do you remember the dead? Wales:
a taxi driver; Yorkshire lost
three kids. Was that the cost
you factored in; part of your plan?
Twenty pound notes waved to poor men
from backs of Bedford vans.
Your iron blight almost slayed me;
alas, Margaret, you made me.

Scott said...

Thanks for this thought-provoking tribute to a fascinating poet, Jack.

Richard said...

Is that a poem by Reading or you? It is good indeed.

Thatcher, the daughter of a grocer, would say she was doing the right thing. Who is to say? I recall the war over the Falkland Islands and I thought it was better to negotiate with the Argentinians.

But I'm not a Caesar! It is a class view and a view that tradition and hierarchy etc are needed. But if one is a coal miner or a woman who has to care for children and is poor and or not well etc, these theories of the right are less attractive.

Reading claims he wasn't (too) political I see. And it could be argued he is rather too dour and dark (as many passionate and caring people become when they see the world isn't the way they hope it might be.)

Thatcher might argue that by curbing spending etc etc she was building a "better Britain" / world.

She is not unintelligent as she worked as a research biochemist (student) with Dorothy Hodgkins, (Thatcher who kept a portrait of her in her office). Hodgkins, working with x-ray crystallography etc, did very important research into the nature and structure of insulin, B12 and other biomolecules.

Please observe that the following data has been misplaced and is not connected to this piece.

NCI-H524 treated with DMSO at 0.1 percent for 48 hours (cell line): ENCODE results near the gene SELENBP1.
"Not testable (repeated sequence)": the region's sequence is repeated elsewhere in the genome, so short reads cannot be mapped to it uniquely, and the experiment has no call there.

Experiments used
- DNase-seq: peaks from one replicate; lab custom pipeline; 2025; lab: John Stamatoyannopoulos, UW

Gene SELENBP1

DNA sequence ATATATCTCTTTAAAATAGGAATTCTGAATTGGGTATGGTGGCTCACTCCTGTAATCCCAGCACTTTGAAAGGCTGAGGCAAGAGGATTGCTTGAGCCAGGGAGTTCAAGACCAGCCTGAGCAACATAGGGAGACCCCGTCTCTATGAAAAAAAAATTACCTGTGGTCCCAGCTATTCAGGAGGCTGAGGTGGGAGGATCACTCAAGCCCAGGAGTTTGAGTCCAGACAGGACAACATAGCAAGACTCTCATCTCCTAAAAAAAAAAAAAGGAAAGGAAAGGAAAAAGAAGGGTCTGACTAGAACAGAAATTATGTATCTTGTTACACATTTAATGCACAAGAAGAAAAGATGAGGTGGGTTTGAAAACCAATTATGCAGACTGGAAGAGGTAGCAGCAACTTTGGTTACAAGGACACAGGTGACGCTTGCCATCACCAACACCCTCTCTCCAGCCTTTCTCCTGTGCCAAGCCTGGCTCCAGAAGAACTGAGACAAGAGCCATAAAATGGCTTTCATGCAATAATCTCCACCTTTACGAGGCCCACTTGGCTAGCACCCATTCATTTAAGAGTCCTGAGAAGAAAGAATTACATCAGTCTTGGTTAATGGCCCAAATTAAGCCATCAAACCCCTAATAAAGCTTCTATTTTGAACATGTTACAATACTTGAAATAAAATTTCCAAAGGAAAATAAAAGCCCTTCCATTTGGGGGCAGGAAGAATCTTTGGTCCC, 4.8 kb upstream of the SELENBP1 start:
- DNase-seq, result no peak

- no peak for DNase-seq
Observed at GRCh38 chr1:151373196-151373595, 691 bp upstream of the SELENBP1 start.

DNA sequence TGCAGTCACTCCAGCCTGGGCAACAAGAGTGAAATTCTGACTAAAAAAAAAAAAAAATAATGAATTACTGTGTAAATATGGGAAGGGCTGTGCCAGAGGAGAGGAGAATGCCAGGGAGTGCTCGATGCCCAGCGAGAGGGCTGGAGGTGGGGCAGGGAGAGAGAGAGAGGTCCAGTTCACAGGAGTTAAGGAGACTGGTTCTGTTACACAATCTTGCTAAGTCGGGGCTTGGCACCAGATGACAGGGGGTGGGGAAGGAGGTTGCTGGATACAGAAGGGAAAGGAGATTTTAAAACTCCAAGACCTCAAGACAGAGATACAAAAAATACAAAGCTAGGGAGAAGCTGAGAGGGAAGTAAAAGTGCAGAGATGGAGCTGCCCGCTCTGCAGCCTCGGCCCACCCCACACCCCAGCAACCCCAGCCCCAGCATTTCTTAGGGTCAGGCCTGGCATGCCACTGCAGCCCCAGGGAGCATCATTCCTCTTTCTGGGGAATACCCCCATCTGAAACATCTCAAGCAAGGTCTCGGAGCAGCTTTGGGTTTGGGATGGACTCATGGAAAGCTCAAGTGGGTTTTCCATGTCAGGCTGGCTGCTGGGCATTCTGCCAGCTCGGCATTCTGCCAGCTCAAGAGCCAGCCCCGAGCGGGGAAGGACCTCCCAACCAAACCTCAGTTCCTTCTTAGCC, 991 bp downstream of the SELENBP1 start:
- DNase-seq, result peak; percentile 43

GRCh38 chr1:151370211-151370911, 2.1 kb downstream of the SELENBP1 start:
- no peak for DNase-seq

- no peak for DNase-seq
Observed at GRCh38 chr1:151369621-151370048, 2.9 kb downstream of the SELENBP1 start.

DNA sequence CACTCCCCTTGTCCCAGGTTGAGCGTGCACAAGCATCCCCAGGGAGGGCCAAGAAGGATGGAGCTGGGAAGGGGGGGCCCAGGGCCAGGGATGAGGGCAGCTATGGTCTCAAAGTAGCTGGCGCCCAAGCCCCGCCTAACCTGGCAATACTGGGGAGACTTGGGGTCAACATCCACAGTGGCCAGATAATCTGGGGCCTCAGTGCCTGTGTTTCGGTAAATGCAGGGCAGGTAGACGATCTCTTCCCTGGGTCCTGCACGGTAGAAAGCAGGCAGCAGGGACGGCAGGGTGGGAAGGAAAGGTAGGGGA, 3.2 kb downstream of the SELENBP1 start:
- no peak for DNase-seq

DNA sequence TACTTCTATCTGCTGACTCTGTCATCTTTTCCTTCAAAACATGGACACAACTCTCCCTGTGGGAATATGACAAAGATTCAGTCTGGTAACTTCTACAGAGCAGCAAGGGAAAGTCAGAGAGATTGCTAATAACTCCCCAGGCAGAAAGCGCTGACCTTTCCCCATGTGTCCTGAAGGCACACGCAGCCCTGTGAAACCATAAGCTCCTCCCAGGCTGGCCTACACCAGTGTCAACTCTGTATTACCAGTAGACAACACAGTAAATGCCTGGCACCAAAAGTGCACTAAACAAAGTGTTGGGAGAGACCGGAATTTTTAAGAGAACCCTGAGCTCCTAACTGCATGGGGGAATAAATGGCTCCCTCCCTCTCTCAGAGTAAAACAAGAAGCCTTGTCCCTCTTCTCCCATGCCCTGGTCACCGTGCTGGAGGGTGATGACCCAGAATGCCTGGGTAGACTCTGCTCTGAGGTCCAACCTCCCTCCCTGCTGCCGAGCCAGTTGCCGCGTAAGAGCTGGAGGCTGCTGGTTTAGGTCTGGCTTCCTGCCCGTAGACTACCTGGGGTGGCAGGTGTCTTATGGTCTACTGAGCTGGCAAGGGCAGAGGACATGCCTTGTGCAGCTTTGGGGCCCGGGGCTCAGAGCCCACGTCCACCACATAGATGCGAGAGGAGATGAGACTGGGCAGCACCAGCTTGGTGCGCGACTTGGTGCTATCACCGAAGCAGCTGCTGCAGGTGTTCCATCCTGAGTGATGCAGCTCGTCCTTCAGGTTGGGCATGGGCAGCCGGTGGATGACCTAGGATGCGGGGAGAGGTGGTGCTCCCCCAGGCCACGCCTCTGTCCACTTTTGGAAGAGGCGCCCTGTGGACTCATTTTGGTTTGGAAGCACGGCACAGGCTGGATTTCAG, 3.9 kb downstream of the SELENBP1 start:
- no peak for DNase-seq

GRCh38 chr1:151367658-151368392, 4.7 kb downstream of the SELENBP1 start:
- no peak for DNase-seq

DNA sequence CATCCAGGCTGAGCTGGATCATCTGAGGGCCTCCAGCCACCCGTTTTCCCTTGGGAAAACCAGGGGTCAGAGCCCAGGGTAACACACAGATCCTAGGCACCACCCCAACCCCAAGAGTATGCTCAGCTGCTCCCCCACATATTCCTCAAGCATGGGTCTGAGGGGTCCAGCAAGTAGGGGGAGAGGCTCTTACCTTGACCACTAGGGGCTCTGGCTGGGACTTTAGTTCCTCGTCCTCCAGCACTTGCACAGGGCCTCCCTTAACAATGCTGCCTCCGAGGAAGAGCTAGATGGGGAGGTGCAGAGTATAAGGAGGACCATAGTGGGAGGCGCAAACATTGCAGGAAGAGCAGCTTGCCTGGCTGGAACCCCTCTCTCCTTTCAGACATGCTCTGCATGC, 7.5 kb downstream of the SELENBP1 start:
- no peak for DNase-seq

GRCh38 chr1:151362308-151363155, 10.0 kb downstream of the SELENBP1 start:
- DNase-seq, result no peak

The irony was that she, unlike Thatcher, was quite left wing liberal (at one stage she had a liason with an ex-Communist and she herself had communist affiliations and fairly liberal views)...

So Thatcher should have known better? But she was influenced by book that argued that state intervention lead to who knows?

What makes us different in our ways of seeing the world?

We can come a long way from poetry and range to chemistry, women, social and political morality, women and men "achievers" and non achievers.

What makes us take these different paths or roads not taken in life as we do? I feel a great novel (or soap?) coming on!!

Rachel Fenton said...

Thank you Richard, the poem was my passionately vomited response to reading these Police memories:

If Reading was bitter he managed to put it to better creative use than I have but I've a few more years in me to try.